In what’s become an annual tradition, last weekend’s Writers Guild Awards weren’t much of a trial heat for the Oscars. Membership requirements repeatedly keep out many of the higher-profile Academy Award contenders. And sometimes the two branches, even when they both love certain scripts, disagree on where to slot them. Behold the miraculously adapted-original screenplay for Whiplash, of which the shenanigans that led to its “exclusion” here at least excuse me from having to fantasize about how thrilling voters likely find Damien Chazelle’s 50 shades of gay panic. (Ed gets that honor of unpacking the whole gory mess, so stay tuned.) That glitch aside, this slate is still a four-for-five match with the guild’s.
Richard Linklater (#1–10 of 41)
Even as Boyhood steamrolled the critics groups, even as it dominated the Golden Globes, we had our doubts about its frontrunner status here and in best picture. This little film that so deeply ponders matters of life and love struck such a universal nerve that it seemed as if it could actually buck the trend on Oscar night wherein the most self-congratulatory totem to Hollywood itself typically reigns supreme. After losing the PGA, then (more expectedly) the SAG ensemble, only to then persevere at the BAFTAs, Boyhood was following in all of The Social Network’s footsteps. And just as David Fincher lost the DGA award to Tom Hooper, solidifying The King’s Speech’s frontrunner status leading into Oscar night, the nail in Boyhood’s coffin seemed to come when Richard Linklater lost to Alejandro González Iñárritu. Boyhood, a bigger-hearted film than The Social Network, may still win best picture—that is, if the PGA, SAG, and DGA victories for Birdman can be understood to represent a passionless kind of respect for the means by which the film’s producers, actors, and director, working in perfect congress, realized the pyrotechnic wonder of their one-take stunt. But that’s Eric Henderson’s argument to make next week. In this category where formal bombast is so often rewarded, as conductor of Birdman brute-force razzle dazzle, González Iñárritu is your winner almost by default.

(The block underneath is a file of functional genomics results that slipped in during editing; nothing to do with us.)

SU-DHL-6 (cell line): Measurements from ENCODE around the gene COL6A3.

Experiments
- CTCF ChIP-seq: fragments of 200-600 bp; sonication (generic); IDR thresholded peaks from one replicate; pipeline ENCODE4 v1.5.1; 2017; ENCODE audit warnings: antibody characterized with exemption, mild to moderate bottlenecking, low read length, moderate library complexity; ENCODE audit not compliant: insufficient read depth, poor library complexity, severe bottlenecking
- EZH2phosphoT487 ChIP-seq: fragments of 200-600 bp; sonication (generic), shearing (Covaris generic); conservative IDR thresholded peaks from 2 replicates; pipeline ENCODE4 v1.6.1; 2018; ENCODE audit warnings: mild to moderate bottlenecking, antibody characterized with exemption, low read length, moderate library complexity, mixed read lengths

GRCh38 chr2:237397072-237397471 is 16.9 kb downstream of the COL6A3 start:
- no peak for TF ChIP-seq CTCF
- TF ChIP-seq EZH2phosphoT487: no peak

1. “Previously On: In Praise of the Television Recap Sequence.” As plots become more and more complex, the humble summation has risen to an art form.
“Some recaps are technical masterpieces. On a complex show, an editor might have to reach back into previous seasons to pluck the narrative buds that the latest episode unfurls. Sharp, quick cuts of dialogue work with expert visual precision (Friday Night Lights did an extraordinary job with this—a character walks into the night with a pissed-off expression, while another character, seen in the previous fragment, describes her perspective on the drama in voice-over). Other recaps play a more expository role, and might not even be chronological, as with The Newsroom or Lost, which kicked off its last few seasons with hour-long recaps. And some shows choose to set a mood rather than offer any kind of chronology, as on Mad Men, whose enigmatic recaps and teasers have proved maddening to some viewers.”
1. ”Selma Star David Oyelowo Says Academy Favors ’Subservient’ Black Roles.” The actor, who was snubbed for his portrayal of Martin Luther King Jr., said: “We, as black people, have been celebrated more for when we are subservient, when we are not being leaders or kings or being at the center of our own narrative.”